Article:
A spreadsheet is made up of cells, arranged in rows and columns. Each cell can contain a label, eg "Profits for January", or a formula. The formula in a cell is the way that the program works out what number to display in that cell on the screen. It could just be a number, or it could be a sum which the program can do to produce a number.

Thus if cell B1 - that means it's the cell in column B and row 1 - has the formula " 10”, then it will simply display as the number 10. If we then set the formula for B2 as “B1+5” then B2

will display as 15 - the contents of cell B1 , plus 5. If we then alter B1's formula to 㥷” and recalculate - update all the cells according to their formulae - B2 will now display 16, not 15 as previously.

Using these formulae, we can set up a financial plan without having to do the totalling of costs, multiplication by profit margins etc. More importantly, you can make small "What if...?” alterations, and then recalculate the whole sheet to show their full effects.


With all this talk of 120K spreadsheets, it may come as a surprise to you that each sheet can have a maximum of only 5000-odd cells. Before you start making unfavourable comparisons, however, bear in mind a couple of points.
Many spreadsheet packages can show similar statistics, but very few have the memory to fill that many cells usefully. Furthermore, the cells of a Scratchpad spreadsheet can be distributed however you like - the dimensions of the sheet are entirely up to you. If you need 5 columns and 1000 rows, or vice versa, Scratchpad can handle this quite easily.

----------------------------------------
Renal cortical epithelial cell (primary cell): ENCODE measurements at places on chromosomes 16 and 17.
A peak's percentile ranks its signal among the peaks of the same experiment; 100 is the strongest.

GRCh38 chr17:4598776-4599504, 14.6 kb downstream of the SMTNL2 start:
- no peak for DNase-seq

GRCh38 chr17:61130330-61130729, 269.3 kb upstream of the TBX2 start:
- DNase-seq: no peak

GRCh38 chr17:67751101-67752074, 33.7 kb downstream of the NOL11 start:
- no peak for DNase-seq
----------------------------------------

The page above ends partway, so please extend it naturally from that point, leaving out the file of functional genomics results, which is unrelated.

Putting these two factors together, the maximum number of cells is, unlike with so many packages, a practical limitation but only if you need a sheet with an enormous number of columns and rows. Oddly enough, the package nearest to Scratchpad in memory terms - Campbell's Mastercalc 128 - is also the only one of its major competitors to offer the same sort of flexibility over spreadsheet shape.


One of the most important features of Scratchpad Plus is its multiple windowing. The major drawback of a computer spreadsheet compared to its paper equivalent is the display size - you can only see a very small portion of the total display at any one time. Often, the critical areas you need to look at are small - typically just one cell each - but a long way apart. To make the most of the display size, you need to be able to divide it between these areas. On most spreadsheets your display can only look at one continuous area of screen. A few allow you to divide the screen into two windows - two sections of the screen which show separate parts of the spreadsheet.

In contrast to this, Scratchpad Plus gives you unlimited windowing. You can split the screen into two separate windows either horizontally or vertically. These windows can then be subdivided, and so on for as long as you like. There is a limit to the number of windows you can have on screen, but only the purely practical one of screen space. Each new window needs column and row markers, and these take up space otherwise used for cells. Eventually, the screen will become too cluttered for further subdivision. By this time there will already be too many windows for you to keep track of them all, so the limit isn't much of a restriction in practice.